• [0032]
    The electrostatic application of powder material to a substrate is known. Methods have already been developed in the fields of electrophotography and electrography and examples of suitable methods are described, for example, in Electrophotography and Development Physics, Revised Second Edition, by L. B. Schein, published by Laplacian Press, Morgan Hill Calif. The electrostatic application of powder material to a solid dosage form is known and techniques are disclosed, for example, in GB9929946.3, WO92/14451, WO96/35413, WO96/35516 and PCT/GB01100425, and British Patent Application No. 9929946.3.
  • [0033]
    For example, WO92/14451 describes a process in which the cores of pharmaceutical tablets are conveyed on an earthed conveyor belt and electrostatically charged powder is deposited on the cores to form a powder coating on the surface of the cores.
  • [0034]
    A powder material for electrostatic application to a substrate should have certain properties. For example, the electrical properties of the powder material should be such as to make the powder material suitable for electrostatic application, and other properties of the powder material should be such that the material can be secured to the substrate once electrostatic application has taken place.
  • [0035]
    WO96/35413 describes a powder material which is especially suitable for electrostatic application to a poorly-conducting (non-metal) substrate such as a pharmaceutical tablet. Because it may be difficult to find a single component capable of providing the powder material with all the desired properties, the powder material comprises a number of different components which together are capable of providing the material with all or at least as many as possible of the desired properties, the components being co-processed to form “composite particles”. For example, the powder material may comprise composite particles including one component which is fusible to form a continuous film on the surface of the substrate, and another component which has desirable electrical properties.
  • [0036]
    A potential disadvantage of the above mentioned powder materials, however, is that they are not readily adaptable to changes in formulation. The formulation of a powder material may be changed for a number of different reasons. For example, if the material is a coloured material, there may be a change in the colourant, or if the material is an active material, for example a physiologically active material there may be a change in the type of active material, or in the concentration of that active material. Because all the components of the powder material are intimately mixed, any change in the components will alter the material's electrical properties and hence its performance in electrostatic application. Whenever there is a change in formulation, it may therefore be necessary, for optimum performance, to adjust the content of the component(s) that make the material suitable for electrostatic application, or perhaps even to use a different component.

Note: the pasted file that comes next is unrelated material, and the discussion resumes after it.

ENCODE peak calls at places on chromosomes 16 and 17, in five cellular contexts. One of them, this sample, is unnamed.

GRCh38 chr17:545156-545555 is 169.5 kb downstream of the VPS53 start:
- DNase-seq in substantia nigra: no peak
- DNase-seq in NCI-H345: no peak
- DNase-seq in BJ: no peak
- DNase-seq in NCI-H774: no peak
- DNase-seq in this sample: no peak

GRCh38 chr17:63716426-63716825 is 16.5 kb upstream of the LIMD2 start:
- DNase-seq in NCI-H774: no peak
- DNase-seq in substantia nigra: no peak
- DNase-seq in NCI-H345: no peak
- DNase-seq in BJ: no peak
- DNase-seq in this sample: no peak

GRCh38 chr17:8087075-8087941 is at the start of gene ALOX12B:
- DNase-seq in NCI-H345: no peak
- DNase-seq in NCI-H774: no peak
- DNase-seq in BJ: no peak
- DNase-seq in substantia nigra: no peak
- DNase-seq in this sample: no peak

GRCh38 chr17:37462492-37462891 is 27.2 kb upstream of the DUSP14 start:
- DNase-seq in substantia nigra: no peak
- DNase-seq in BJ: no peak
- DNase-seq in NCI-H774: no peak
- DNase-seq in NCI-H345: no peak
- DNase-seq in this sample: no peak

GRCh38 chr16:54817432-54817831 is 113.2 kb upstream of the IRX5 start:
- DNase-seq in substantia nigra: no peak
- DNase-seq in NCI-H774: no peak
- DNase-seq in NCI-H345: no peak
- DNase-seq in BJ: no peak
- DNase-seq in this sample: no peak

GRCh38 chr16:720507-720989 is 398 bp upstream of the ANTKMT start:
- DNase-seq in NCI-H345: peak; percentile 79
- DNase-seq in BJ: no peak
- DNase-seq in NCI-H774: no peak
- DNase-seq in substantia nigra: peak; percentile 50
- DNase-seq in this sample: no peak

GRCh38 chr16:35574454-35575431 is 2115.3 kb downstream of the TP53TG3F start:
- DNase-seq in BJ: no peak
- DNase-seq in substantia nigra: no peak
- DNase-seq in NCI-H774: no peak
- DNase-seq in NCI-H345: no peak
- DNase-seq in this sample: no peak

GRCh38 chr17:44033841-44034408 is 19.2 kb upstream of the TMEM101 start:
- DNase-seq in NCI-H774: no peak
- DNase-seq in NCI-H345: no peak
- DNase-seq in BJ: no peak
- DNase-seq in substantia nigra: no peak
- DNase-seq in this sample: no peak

• [0037]
    PCT/GB01/00425 discloses a method of electrostatically applying a powder material to a substrate, wherein at least some of the particles of the material comprise a core and a shell surrounding the core, the core and the shell having different physical and/or chemical properties.
  • [0038]
    Where the particles of the powder material comprise a core and a shell surrounding the core, it is possible to place those components which are likely to be altered, for example colourant in the core, and to provide a more universal shell composition which is suitable for use with various core compositions, so that alterations may be made to the components that are in the core without substantially affecting the overall suitability of the powder material; thus, the shell ensures that the change in composition of the core does not affect the performance of the material in electrostatic application. Accordingly, alterations to one component of the powder material may be made with minimum alteration in the amounts of other components.